Wednesday, November 24, 2010

Now you are aware of Me!: An inter-post on books as objects

A book illustration depicting the death of Don Quixote. I can't find where it appeared originally; my source for the image is here.

At the end of my last post, I promised some pictures of books whose physical design seems to me to contribute to the text's possible meanings. This isn't that post, but it does seek to provide an example of what I mean, as employed within the context of a conventionally-designed book. Well--at least, this is what I've told some students (though it wasn't from behind a lectern, so perhaps it doesn't count as Truth).

The rest is below the fold.

It was while writing that first post that I was reminded of my teaching excerpts from Don Quixote found in the Norton world literature anthology we used at my previous place of employ. Without going into detail here, let me just say that, my students be damned, Don Quixote is a hoot to teach for those interested in just about all the narratological paces through which a novel can be put, the postmodern ones included. That it also happens to ask us to think on very difficult questions and, besides, is a very good read, are bonus points.

The translation that follows wasn't the one in our text, but no matter; these are snippets from the conclusion of Don Quixote (tr. John Ormsby, 1885), which recounts Quixote's renunciation of knight-errantry, his will, and his death:

[T]urning to Sancho, he said, "Forgive me, my friend, that I led thee to seem as mad as myself, making thee fall into the same error I myself fell into, that there were and still are knights-errant in the world."

"Ah!" said Sancho weeping, "don't die, master, but take my advice and live many years; for the foolishest thing a man can do in this life is to let himself die without rhyme or reason, without anybody killing him, or any hands but melancholy's making an end of him. Come, don't be lazy, but get up from your bed and let us take to the fields in shepherd's trim as we agreed. Perhaps behind some bush we shall find the lady Dulcinea disenchanted, as fine as fine can be. If it be that you are dying of vexation at having been vanquished, lay the blame on me, and say you were overthrown because I had girthed Rocinante badly; besides you must have seen in your books of chivalry that it is a common thing for knights to upset one another, and for him who is conquered to-day to be conqueror tomorrow."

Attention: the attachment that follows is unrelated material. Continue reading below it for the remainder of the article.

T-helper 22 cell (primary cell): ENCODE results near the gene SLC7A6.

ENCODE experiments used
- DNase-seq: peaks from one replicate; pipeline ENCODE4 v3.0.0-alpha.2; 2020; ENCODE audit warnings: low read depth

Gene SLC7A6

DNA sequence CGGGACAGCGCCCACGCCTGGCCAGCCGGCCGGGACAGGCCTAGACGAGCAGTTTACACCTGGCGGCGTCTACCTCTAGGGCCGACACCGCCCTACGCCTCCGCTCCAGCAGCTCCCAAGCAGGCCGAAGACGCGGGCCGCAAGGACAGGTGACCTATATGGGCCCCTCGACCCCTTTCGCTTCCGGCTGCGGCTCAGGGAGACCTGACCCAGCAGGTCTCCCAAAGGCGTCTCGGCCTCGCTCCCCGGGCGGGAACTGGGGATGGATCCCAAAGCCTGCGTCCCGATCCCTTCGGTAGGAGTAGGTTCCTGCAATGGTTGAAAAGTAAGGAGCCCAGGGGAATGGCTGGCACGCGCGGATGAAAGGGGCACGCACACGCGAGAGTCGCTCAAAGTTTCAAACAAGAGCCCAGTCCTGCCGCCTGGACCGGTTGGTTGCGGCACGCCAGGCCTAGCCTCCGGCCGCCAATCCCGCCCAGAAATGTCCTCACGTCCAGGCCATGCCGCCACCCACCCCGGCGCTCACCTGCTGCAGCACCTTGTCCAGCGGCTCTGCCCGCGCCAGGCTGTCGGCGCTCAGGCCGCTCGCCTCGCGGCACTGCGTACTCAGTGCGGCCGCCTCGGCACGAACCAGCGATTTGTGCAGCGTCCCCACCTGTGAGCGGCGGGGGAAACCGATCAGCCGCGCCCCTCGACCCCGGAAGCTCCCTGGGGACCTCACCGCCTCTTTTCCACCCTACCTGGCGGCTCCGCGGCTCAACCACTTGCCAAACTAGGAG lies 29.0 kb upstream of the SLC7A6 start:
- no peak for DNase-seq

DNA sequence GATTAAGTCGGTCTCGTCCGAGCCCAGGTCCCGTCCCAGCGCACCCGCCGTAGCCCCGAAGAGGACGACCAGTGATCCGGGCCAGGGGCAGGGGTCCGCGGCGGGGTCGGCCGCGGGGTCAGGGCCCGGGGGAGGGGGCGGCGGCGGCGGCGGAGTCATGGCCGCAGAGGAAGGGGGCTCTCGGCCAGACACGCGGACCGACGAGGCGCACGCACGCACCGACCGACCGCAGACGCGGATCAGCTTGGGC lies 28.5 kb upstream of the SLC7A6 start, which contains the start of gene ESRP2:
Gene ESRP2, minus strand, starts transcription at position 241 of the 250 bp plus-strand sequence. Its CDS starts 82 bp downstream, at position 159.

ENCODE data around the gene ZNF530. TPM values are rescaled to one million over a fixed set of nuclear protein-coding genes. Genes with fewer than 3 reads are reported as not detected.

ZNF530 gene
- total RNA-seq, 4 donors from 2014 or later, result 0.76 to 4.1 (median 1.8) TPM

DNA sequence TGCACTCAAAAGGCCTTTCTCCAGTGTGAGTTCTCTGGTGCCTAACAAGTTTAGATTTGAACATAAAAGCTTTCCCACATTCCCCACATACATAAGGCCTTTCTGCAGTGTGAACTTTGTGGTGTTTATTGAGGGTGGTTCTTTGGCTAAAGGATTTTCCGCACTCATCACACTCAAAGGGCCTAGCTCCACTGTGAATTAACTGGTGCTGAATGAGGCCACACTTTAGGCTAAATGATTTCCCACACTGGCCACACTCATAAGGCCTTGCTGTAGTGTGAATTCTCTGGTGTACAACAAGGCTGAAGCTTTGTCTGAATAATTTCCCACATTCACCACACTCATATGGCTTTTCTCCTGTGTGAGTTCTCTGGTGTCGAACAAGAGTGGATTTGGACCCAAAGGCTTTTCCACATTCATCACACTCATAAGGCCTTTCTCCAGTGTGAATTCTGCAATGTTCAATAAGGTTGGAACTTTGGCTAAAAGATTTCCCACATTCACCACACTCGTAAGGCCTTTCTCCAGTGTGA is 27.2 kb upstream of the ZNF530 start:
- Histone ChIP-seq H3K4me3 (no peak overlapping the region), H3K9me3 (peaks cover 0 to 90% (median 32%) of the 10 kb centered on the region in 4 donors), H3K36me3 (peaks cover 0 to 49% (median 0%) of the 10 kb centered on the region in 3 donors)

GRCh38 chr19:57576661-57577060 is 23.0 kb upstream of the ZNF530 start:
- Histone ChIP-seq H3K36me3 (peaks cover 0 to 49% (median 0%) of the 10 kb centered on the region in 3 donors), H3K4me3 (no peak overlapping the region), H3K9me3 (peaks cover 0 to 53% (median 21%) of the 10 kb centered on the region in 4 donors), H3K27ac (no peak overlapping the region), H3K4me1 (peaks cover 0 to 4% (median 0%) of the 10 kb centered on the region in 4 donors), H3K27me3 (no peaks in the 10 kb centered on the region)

"Very true," said Samson, "and good Sancho Panza's view of these cases is quite right."

"Sirs, not so fast," said Don Quixote, "'in last year's nests there are no birds this year.' I was mad, now I am in my senses; I was Don Quixote of La Mancha, I am now, as I said, Alonso Quixano the Good; and may my repentance and sincerity restore me to the esteem you used to have for me; and now let Master Notary proceed.

* * *

And said most sage Cide Hamete [the chronicler said to be the source for the story of Don Quixote; Cervantes poses as its translator] to his pen, "Rest here, hung up by this brass wire, upon this shelf, O my pen, whether of skilful make or clumsy cut I know not; here shalt thou remain long ages hence, unless presumptuous or malignant story-tellers take thee down to profane thee. But ere they touch thee warn them, and, as best thou canst, say to them:

Hold off! ye weaklings; hold your hands!